Work starts on brand new school for Ladysmith Junior
Posted on: 19 May 2016
Work has begun on a brand new replacement school at Ladysmith Junior in Exeter.
The £4.5 million scheme will replace the current outdated buildings with a modern design with facilities fit for 21st century learning.
The old buildings will then be demolished and the whole area landscaped with environmentally-friendly grounds.
The scheme is being paid for by the Education Funding Agency through the Government’s £4.4 billion Priority School Building Programme.
The scheme will provide 12 classrooms with a spacious hall, music and dance studio, ICT room and a kitchen to cook school meals on site.
The facilities have also been designed to accommodate community use.
During the first phase of construction, pupils will be taught in the former boys secondary school building.
They will then move into their new buildings so the remaining old school can be demolished and the grounds landscaped during the second phase which is due to finish in summer 2017.
Acting head Mark Wilkinson said: “This is a really exciting opportunity to have purpose-built classrooms and facilities designed for 21st century learning.”
Mr Wilkinson said staff had been involved in the design of the new school.
“It means we will have a modern learning environment that matches the high quality teaching and pastoral care that we already offer,” he said.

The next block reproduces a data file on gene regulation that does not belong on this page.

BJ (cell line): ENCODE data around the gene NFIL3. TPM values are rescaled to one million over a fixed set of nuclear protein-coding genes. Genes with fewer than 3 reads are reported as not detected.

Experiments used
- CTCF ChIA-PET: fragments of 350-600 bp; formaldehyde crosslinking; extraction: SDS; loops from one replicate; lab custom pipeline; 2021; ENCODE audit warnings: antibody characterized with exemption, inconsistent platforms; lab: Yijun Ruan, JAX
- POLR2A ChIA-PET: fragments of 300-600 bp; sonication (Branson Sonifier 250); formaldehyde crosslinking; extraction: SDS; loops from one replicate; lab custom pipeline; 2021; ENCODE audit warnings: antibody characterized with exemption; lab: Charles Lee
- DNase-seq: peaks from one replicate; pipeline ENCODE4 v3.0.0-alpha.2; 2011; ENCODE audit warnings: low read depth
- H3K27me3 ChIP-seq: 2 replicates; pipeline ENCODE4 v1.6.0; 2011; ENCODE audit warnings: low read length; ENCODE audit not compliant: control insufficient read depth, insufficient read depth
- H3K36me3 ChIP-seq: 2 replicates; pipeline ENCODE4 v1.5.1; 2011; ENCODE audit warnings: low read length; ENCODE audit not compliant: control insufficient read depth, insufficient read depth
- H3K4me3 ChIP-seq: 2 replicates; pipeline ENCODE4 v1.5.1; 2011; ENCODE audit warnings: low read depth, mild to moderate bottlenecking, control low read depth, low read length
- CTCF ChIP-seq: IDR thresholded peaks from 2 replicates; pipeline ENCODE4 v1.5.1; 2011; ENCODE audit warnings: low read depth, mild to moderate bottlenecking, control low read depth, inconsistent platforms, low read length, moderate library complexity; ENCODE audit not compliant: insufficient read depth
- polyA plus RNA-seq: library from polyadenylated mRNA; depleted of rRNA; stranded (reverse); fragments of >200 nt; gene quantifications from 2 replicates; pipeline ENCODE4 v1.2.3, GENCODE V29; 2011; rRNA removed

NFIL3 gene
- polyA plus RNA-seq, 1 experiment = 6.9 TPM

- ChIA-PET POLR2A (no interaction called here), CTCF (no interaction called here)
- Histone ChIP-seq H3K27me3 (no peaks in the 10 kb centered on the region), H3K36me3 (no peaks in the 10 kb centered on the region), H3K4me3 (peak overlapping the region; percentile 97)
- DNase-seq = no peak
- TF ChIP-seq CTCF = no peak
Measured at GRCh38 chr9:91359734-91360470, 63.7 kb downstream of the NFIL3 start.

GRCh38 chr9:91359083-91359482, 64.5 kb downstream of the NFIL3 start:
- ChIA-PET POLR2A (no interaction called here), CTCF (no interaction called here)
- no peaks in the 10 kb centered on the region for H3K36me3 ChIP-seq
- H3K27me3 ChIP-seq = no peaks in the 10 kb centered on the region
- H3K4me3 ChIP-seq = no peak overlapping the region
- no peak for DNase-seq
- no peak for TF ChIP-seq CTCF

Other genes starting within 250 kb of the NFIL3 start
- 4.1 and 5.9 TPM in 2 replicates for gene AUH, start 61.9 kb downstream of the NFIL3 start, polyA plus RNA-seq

“We will also use the rebuilding process to give the children some imaginative and creative learning opportunities and involve them in shaping their new school and its environment.”
Ian Gibson is overseeing the project for the school governors.
He said: “The old buildings are getting increasingly difficult and expensive to maintain with the roof leaking in several places and serious accessibility issues.
“We want to be good neighbours and our contractors will do all they can to minimise any disruption from the building work.
“We’ve enlisted the help of the Devon Wildlife Trust to come in and help to redesign our playground and the other outdoor spaces to make them a wildlife haven, more exciting paces to play and learn and a little slice of the countryside in an urban setting for our pupils and the neighbouring residents.”
Ladysmith’s latest report from the school standards watchdog, Ofsted, rated the junior school as good with outstanding features.
Inspectors said the quality of teaching, the achievement of pupils, the leadership and management and the behaviour and safety of the children were all good while the school’s work to keep pupils safe and secure was outstanding.
Exeter-based Graham Kingdon, construction director of BAM Construction Western, said: “We’ve worked very closely with the EFA and the school to design plans that deliver the right educational environment for their needs.
“We’ve got vast experience in the sector and it’s a great privilege for us to help create facilities for young people to develop their life chances.”
Posted in: Education